|• location||Southern Alps|
|Length||150 km (93 mi) |
|Basin size||2,671 km2 (1,031 sq mi) |
|• average||53 m3/s (1,900 cu ft/s) |
|• minimum||16.8 m3/s (590 cu ft/s) |
The Hurunui River is the fourth largest of the four principal rivers in north Canterbury, New Zealand, with a catchment area of 2,670 square kilometres (1,030 sq mi).  The river flows from the eastern side of the Southern Alps, to the Pacific Ocean.
The head of the Hurunui River is at Harper Pass; on the other side of the pass is the Taramakau River.  Some of the tributaries include the Jollie Brook, the Hurunui River South Branch, the Glenrae River and the Mandamus River. The Hurunui River flows through Lake Sumner. A hot pool has been constructed at the base of a small waterfall on a side stream of the river.
The river has rapids rated class II and III on the international scale of river difficulty and is popular for kayaking.  The best whitewater is considered to be below the confluence of the north and south branches of the river in Maori Gully and in the Harwarden Gorge. 
Chinook salmon (Oncorhynchus tshawytscha) were introduced from California in the 1900s for game fishing. 
On 30 August 2007, the New Zealand Fish and Game Council and the New Zealand Recreational Canoeing Association (now known as Whitewater NZ) lodged an application with the Ministry for the Environment for a Water Conservation Order to protect the Hurunui River. 
On 14 August 2009, the Special Tribunal considering the application recommended to the Minister that a conservation order be granted for the North Branch of the Hurunui River but not the South Branch.  On 2 September, Whitewater NZ lodged an appeal of the Tribunal's decision with the Environment Court in order to include the South Branch of the Hurunui River. 
The Hurunui Water Project has applied to Environment Canterbury, the regional council responsible for administering the river, for resource consents to dam the river and to take water for irrigation. The proposed scheme involves a weir that will raise the level of Lake Sumner, a dam and lake on the south branch of the river and an intake on the main stem of the river.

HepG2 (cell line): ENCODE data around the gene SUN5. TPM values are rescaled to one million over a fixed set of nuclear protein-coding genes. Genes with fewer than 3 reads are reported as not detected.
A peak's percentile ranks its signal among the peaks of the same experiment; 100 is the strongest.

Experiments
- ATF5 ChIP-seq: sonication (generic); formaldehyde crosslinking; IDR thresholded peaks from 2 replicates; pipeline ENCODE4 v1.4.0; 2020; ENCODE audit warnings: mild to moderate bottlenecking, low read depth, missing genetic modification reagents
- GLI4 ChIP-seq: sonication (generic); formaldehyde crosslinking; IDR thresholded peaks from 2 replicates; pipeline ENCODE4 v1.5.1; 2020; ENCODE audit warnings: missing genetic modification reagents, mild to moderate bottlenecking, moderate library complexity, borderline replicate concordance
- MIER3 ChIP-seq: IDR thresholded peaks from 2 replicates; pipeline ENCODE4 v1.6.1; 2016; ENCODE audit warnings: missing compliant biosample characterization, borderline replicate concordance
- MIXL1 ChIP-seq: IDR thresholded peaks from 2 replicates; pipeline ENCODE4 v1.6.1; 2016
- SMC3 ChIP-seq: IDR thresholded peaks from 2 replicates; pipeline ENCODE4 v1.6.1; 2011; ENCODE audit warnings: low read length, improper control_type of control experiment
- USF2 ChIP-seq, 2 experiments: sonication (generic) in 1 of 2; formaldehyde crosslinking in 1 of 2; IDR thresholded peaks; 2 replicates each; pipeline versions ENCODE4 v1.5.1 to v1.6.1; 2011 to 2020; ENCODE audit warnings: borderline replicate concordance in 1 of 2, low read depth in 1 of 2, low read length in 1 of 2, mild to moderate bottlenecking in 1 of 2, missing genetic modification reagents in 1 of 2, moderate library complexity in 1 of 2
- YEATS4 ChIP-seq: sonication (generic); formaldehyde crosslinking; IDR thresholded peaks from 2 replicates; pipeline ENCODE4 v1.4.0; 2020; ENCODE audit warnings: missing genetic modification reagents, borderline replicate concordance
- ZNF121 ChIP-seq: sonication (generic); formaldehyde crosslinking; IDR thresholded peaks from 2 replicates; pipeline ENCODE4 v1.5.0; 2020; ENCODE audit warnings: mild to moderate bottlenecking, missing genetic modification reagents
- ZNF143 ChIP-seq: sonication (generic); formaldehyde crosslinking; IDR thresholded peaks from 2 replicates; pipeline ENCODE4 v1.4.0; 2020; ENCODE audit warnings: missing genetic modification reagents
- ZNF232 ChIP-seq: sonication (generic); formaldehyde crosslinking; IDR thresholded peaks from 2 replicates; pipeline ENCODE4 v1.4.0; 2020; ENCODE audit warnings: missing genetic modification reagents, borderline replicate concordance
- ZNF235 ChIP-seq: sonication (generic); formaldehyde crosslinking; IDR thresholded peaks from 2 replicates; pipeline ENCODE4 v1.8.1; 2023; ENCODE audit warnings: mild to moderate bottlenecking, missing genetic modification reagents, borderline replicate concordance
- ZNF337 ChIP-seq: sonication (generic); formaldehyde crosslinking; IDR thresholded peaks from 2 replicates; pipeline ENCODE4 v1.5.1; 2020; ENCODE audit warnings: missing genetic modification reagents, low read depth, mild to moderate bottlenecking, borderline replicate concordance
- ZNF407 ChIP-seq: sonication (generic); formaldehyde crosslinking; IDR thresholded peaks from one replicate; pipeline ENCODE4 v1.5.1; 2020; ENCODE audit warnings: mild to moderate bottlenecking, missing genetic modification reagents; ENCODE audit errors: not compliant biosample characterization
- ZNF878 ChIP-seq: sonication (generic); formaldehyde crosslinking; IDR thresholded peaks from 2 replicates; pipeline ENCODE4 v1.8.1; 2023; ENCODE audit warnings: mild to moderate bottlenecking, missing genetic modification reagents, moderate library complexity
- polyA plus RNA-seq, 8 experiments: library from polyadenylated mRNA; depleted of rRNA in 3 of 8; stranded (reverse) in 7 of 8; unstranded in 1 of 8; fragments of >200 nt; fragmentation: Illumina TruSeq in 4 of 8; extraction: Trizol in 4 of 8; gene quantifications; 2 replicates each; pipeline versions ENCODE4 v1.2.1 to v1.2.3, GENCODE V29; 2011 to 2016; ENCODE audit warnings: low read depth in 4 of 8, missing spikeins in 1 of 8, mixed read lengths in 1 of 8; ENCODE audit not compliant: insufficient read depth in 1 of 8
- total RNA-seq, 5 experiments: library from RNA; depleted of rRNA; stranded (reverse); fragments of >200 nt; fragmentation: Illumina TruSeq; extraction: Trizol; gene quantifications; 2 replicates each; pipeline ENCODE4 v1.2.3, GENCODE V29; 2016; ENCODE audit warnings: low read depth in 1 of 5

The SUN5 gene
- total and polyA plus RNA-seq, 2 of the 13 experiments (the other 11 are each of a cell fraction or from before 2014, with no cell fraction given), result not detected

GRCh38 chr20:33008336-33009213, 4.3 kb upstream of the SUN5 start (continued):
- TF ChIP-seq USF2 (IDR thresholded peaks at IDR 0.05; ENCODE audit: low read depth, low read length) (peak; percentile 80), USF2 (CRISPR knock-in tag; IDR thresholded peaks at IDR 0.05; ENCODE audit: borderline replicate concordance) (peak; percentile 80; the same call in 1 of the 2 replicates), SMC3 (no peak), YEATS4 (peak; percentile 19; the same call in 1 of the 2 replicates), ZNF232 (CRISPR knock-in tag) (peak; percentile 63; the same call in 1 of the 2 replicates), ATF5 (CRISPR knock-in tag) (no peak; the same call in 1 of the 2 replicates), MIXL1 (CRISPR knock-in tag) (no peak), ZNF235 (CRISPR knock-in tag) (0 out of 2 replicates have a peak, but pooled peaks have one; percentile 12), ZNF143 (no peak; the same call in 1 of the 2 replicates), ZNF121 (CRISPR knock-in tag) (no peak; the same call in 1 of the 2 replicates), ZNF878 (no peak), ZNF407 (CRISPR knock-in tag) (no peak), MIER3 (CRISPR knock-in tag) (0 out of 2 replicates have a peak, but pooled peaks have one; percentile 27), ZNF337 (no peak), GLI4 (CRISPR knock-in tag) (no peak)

In October 2009, the Hurunui Water Project said it would delay the processing of its applications for resource consents for up to a year so that the Canterbury Water Management Strategy could address the issue of water storage.  A march planned in Christchurch as a protest to the scheme still went ahead as scheduled two days after the announcement. As well as hundreds of protest marchers,  kayakers and fishers travelled down the Avon River.  Sam Mahon, a Canterbury-based artist concerned about water pollution, made a bust of Environment Minister Nick Smith out of dairy-cow dung in order to publicise the campaign to stop the Hurunui River from being dammed for irrigation. 
In February 2010 the Hurunui Water Project announced that it would reactivate the resource consent process.  On 16 November 2010, the Hurunui Water Project lodged a High Court appeal of Environment Canterbury's decision to make the damming of the Hurunui River a non-complying activity in the Canterbury Natural Resources Regional Plan. 
In September 2012 the public notification of resource consent recommenced. The scope includes the construction of four dams on the Waitohi river, extraction of up to 49.2 cubic metres per second (1,740 cu ft/s) of water from the main stem of the Hurunui river, extraction of up to 42.4 cubic metres per second (1,500 cu ft/s) from the Waitohi River, run-of-river hydro-power generation, and storage of 6.5 million cubic metres (5,300 acre⋅ft) of water in other dams on the plains. By comparison the existing flow of the Hurunui river is 53 cubic metres per second (1,900 cu ft/s) (mean) and low-flow of 16.8 cubic metres per second (590 cu ft/s). 
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Media related to Hurunui River at Wikimedia Commons
Coordinates: 42°54′S173°16′E / 42.900°S 173.267°E